Murder suspect Lee may not fight return to California

Murder suspect Lee may not fight return to California

ANCHORAGE, Alaska - Prosecutors in Anchorage tell CBS Local 2/KESQ Newschannel 3 that murder suspect Christopher Lee plans to waive the extradition process back to San Bernardino County to face charges for the death of his former neighbor and alleged lover Erin Corwin.

"We have some new developments where we have a trial scheduled for tomorrow (Thursday), I believe its tomorrow morning, where we believe Mr. Lee is likely to waive his extradition," says Clint Campion, Anchorage Deputy District Attorney.

Lee, 24, initially told authorities in Alaska he wanted an attorney to fight the process of extradition that would bring him back to California, but Campion says that appears to have changed.

"That's the information we have at this time," says Campion.  "Again, he could change his mind and the judge could have some concerns about it.  But that's what we're understanding is going to happen."

The decision could avoid weeks of court dates and legal meetings to get the accused murderer back into the state where he allegedly killed 19-year-old Corwin, then dumped her body 140 feet down a mineshaft near the Twentynine Palms Marine Corps Base.

"We've definitely done this before, and it does take a month or longer. If Mr. Lee decides to exercise his right to an extradition process," explained Campion.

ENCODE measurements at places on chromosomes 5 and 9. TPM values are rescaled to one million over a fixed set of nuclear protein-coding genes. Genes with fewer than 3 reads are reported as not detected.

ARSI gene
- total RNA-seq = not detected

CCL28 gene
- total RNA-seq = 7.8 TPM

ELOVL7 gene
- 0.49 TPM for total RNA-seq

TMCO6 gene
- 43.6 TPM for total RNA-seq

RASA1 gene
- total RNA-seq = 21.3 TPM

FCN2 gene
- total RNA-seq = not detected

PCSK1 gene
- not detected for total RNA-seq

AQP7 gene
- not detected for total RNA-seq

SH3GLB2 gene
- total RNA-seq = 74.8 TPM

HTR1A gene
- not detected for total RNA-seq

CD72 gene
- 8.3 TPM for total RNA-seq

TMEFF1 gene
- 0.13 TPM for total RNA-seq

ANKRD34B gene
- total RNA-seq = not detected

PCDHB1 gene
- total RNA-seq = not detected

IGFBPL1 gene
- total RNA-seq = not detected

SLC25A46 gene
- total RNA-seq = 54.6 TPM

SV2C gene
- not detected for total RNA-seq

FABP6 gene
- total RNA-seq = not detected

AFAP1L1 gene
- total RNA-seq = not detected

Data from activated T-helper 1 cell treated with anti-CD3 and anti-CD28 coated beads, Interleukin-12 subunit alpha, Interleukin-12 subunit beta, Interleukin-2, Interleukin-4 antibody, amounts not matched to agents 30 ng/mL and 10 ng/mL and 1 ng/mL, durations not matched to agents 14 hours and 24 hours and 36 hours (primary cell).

Meanwhile, authorities in California and Alaska continue to work together, collecting evidence that could lead to a conviction.

"It appears that the San Bernardino (County) Sheriff's Office believes there may be evidence that supports their investigation here in Alaska and they've been coordinating with the Anchorage police department and Alaska state troopers for assistance in that process," adds Campion. 

Lee is being held on $2 million bail.  The San Bernardino County District Attorney's Office initially asked for no bail, but that conflicted with Alaska state laws.

"Under Alaska state law, all defendants are entitled to some bail.  It's a constitutional right and a federal requirement in Alaska, so we made the request for our court here to adopt the bail set in San Bernardino county initially, which was $2 million," says Campion.

Stay with CBS Local 2/KESQ throughout the day for more on the extradition process.

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